Rory Waterman reviews The European Eel by Steve Ely (Longbarrow, 2021)
On the front flap to Steve Ely’s The European Eel, Matthew Gollock (not Pollock) writes: “I remember [Ely] saying how he felt European eels had ‘chosen’ him as a subject – in part due to his name”. We call this nominative determinism, and it is indeed odd how often a person’s job or pursuit corresponds with the name with which he or she has been bestowed: Arsene Wenger becoming the longest-serving manager of Arsenal FC, Bernie Madoff running the largest Ponzi scheme ever, Boris (as we are encouraged to refer to him) consistently proving himself to be a Johnson, with a Johnson that should have got him in a lot more trouble than it has, because he is as slippery as a proverbial eel.
And I have digressed already. But this is somewhat in keeping with the book in question, which weaves in and out of its ostensible subject with eel-like acuity. In three parts, it imagines an eel’s birth in the Sargasso Sea and journey to the Yorkshire pool where Ely captures her for a summer, and then her route back again to the spawning ground. The poem, all fifty pages of it, is in loose blank verse: not metrical, quite, but faltering around five-stress lines, in a manner reminiscent of many of R. S. Thomas’s earlier poems. The effect is frequently frenetic:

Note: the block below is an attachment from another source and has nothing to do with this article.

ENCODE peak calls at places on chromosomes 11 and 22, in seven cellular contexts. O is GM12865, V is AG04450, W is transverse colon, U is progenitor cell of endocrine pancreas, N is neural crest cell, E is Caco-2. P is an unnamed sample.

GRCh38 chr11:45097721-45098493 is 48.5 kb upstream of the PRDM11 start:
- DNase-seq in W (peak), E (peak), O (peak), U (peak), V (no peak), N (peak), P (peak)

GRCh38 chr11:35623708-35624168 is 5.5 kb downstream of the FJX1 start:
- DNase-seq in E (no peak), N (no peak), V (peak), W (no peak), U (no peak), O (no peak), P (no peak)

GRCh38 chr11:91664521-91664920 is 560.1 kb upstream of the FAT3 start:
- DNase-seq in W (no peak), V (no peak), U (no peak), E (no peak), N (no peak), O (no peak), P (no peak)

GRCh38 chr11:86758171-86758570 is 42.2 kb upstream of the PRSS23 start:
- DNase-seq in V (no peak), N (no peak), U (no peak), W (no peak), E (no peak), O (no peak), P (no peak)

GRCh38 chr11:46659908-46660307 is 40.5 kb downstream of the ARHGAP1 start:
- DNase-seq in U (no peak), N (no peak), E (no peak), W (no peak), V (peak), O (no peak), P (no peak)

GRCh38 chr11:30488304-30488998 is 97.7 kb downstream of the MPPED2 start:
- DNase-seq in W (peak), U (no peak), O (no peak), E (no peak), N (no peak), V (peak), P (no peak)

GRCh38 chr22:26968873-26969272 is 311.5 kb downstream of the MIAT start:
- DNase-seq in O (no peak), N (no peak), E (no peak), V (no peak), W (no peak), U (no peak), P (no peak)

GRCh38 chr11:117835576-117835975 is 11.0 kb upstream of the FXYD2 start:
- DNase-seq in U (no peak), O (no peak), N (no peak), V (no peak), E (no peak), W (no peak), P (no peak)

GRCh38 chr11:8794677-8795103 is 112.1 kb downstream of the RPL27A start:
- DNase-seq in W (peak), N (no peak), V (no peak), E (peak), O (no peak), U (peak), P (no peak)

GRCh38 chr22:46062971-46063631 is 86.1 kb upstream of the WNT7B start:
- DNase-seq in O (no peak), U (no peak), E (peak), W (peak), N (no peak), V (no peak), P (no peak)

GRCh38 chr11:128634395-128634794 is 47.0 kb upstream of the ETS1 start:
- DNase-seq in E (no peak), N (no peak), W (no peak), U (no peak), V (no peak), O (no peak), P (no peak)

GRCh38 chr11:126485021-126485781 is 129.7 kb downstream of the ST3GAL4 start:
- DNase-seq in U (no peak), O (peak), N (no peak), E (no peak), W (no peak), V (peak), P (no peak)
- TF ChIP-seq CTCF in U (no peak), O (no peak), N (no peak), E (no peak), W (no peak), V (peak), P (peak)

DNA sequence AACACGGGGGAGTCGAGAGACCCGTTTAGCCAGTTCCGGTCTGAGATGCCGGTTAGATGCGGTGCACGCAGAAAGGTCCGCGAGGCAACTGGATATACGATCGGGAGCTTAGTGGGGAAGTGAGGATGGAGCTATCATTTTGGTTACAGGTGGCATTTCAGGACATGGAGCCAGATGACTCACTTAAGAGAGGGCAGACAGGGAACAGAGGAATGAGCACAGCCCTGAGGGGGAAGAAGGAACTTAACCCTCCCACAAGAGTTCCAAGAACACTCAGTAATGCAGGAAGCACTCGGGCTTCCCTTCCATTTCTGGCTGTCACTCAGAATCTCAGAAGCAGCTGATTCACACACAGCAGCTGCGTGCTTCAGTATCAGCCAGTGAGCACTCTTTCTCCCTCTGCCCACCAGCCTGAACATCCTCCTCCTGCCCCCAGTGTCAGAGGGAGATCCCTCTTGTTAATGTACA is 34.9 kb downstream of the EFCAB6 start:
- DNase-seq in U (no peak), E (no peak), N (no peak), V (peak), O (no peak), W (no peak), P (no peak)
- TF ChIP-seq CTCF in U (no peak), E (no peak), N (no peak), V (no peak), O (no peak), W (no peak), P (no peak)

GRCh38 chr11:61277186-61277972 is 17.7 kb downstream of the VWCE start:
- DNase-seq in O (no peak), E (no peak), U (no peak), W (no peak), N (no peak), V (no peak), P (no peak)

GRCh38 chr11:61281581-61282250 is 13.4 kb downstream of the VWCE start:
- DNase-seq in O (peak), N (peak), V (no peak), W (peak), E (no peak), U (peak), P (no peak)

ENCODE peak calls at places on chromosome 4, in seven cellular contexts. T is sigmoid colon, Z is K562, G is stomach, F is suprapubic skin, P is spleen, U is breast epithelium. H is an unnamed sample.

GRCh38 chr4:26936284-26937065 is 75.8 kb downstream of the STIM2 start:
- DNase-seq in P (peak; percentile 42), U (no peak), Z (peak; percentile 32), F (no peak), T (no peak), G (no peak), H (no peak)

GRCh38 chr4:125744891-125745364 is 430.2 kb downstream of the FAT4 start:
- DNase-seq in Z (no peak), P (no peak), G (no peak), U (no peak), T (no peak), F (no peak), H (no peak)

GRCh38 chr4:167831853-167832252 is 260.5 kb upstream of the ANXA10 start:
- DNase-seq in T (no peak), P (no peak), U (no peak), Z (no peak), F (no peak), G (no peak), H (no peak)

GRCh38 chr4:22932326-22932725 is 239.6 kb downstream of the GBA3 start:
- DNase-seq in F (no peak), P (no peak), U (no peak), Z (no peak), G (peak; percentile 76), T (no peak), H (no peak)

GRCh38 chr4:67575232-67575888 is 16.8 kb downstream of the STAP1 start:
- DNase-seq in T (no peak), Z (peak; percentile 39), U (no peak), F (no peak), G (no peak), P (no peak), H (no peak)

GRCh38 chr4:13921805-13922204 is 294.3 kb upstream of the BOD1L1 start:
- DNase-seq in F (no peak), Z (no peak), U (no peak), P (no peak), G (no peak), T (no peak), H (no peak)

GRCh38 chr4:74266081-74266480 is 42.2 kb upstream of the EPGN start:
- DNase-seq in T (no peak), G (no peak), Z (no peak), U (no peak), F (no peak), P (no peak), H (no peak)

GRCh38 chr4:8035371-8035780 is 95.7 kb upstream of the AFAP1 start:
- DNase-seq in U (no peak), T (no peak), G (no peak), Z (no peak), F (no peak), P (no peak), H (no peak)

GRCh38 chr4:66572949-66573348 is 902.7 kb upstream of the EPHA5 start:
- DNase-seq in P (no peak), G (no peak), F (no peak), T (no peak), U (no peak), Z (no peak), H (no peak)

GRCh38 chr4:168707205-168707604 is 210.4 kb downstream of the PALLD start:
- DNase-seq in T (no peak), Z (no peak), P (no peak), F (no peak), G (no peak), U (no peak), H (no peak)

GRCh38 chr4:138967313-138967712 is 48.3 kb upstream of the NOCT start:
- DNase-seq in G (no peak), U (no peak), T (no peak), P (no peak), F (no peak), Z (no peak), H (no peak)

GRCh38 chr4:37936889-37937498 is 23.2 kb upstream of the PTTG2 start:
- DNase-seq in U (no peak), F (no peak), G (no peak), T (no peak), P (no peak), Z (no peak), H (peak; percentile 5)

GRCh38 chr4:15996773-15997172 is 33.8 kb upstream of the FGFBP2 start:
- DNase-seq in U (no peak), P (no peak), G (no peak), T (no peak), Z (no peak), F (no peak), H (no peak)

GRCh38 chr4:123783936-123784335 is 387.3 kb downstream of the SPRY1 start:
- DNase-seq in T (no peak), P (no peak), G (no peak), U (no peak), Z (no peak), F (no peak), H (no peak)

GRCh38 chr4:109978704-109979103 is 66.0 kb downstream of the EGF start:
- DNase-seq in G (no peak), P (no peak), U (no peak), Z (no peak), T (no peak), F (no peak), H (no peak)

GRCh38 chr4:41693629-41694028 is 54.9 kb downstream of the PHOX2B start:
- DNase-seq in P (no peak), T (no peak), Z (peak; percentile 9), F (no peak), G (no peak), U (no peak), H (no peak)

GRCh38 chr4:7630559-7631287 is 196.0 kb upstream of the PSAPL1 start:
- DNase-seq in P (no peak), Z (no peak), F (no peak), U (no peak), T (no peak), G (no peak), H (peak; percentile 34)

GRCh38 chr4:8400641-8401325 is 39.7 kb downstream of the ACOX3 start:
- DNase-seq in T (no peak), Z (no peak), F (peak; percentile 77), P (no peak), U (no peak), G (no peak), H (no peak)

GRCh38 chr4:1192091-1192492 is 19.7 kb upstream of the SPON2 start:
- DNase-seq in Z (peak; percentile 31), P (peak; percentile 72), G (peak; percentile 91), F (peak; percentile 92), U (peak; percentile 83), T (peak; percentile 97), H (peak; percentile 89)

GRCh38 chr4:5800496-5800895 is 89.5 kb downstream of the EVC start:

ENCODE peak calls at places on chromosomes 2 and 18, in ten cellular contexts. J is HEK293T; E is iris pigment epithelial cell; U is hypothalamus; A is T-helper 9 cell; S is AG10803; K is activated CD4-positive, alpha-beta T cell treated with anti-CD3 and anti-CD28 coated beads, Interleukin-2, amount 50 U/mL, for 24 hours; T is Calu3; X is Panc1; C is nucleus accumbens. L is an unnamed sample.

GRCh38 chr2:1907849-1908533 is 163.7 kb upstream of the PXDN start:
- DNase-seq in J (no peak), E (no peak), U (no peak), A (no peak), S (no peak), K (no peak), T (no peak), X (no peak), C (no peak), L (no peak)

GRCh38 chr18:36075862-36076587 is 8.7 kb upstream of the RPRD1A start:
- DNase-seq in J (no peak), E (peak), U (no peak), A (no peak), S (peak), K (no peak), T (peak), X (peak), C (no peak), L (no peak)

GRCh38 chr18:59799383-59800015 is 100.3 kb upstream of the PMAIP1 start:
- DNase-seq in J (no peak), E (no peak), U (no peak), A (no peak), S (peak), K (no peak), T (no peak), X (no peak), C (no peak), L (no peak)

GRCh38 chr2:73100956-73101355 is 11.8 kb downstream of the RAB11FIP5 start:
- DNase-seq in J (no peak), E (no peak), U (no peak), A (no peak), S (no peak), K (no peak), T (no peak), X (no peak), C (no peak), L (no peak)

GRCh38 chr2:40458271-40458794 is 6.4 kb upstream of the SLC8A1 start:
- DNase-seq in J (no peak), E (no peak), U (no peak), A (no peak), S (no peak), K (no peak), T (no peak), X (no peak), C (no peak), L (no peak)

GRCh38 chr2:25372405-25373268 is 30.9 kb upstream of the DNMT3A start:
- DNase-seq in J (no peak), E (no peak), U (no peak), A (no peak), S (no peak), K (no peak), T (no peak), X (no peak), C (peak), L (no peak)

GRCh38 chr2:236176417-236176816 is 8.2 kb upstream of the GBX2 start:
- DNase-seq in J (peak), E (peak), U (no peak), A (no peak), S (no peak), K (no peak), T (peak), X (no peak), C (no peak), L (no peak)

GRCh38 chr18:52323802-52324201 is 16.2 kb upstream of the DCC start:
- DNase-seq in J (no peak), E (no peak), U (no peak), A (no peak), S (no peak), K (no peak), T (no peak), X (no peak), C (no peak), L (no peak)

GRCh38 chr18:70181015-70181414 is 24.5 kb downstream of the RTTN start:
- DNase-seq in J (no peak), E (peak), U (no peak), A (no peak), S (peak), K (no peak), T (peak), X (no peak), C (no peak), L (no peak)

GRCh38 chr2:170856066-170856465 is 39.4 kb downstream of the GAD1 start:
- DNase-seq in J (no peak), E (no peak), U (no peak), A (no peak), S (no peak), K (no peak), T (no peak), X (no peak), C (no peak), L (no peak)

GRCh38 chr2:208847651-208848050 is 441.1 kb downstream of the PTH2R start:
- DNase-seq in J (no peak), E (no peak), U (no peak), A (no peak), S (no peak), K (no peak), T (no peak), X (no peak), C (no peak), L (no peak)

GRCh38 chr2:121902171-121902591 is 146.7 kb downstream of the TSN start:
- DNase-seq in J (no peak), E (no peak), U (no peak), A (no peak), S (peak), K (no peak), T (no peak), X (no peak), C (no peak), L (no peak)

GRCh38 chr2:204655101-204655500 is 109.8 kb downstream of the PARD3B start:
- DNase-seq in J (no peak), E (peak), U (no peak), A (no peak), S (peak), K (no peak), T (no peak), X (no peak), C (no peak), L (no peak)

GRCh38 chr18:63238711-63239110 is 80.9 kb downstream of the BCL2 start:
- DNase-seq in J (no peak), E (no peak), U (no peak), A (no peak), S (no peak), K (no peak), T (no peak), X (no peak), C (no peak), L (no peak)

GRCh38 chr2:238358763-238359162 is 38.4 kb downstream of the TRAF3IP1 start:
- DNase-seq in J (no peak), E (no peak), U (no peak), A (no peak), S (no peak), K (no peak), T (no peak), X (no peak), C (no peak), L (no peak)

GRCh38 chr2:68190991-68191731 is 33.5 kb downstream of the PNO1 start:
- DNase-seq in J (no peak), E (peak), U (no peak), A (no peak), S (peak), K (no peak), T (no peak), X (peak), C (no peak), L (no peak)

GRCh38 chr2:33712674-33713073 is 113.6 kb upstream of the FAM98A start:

[…] billions more
track east along the Channel, in the rumbling
diesel effluent of the ‘busiest sea lane in the world’,
its freight of towering container ships,
the rise and swell of Afghan refugees.
Onward they flow, making five or six miles daily;
over Hurd’s Deep – where the MoD
dumped its phosgene shells and plutonium-239 –
and the paleo-valleys and fossil meanders
of the Weichselian Glacial Maximum.
In the Wreckage of Dunkirk and 1588,
they bury themselves among pieces of eight
and the little boat bones of drunken sailors.
“I’m making it up as they go along”, he writes later in the poem: “Almost nothing demonstrated, almost / everything inferred”. Indeed, we have thus far learned little about how European eels behave in maturity in the wild – and I know this because Ely tells us in a copious section of notes at the end, which also help us to make sense of some of the poem’s more esoteric references. In any case, human lives are happening around the eel and her coincidental fellow travellers without being aware they are doing so. And as the ever-dwindling shoal pushes its way up (and eventually back down) the Humber, Don, and a series of ever-smaller tributaries, in frantic, semi-submerged counterpart to Alice Oswald’s bucolic if uncompromising Dart, the “survivors persist” despite significant despoliation: “blue shit seeped from chemical toilets”, “grey froth of used condoms and sanitary towels”, “Nitram, Roundup, / Viroxide Super, Supalyx Equine Mineral Lick”. Eventually, they find cleaner water, where they wait “buried under banks, in the clefts of rootballs, / wherever the beck finds a yard or so of depth”, including the specific star of the show, who “knots her tail / in the crevice of a rootball and pokes out / her gape in a predatory billow of breathing”.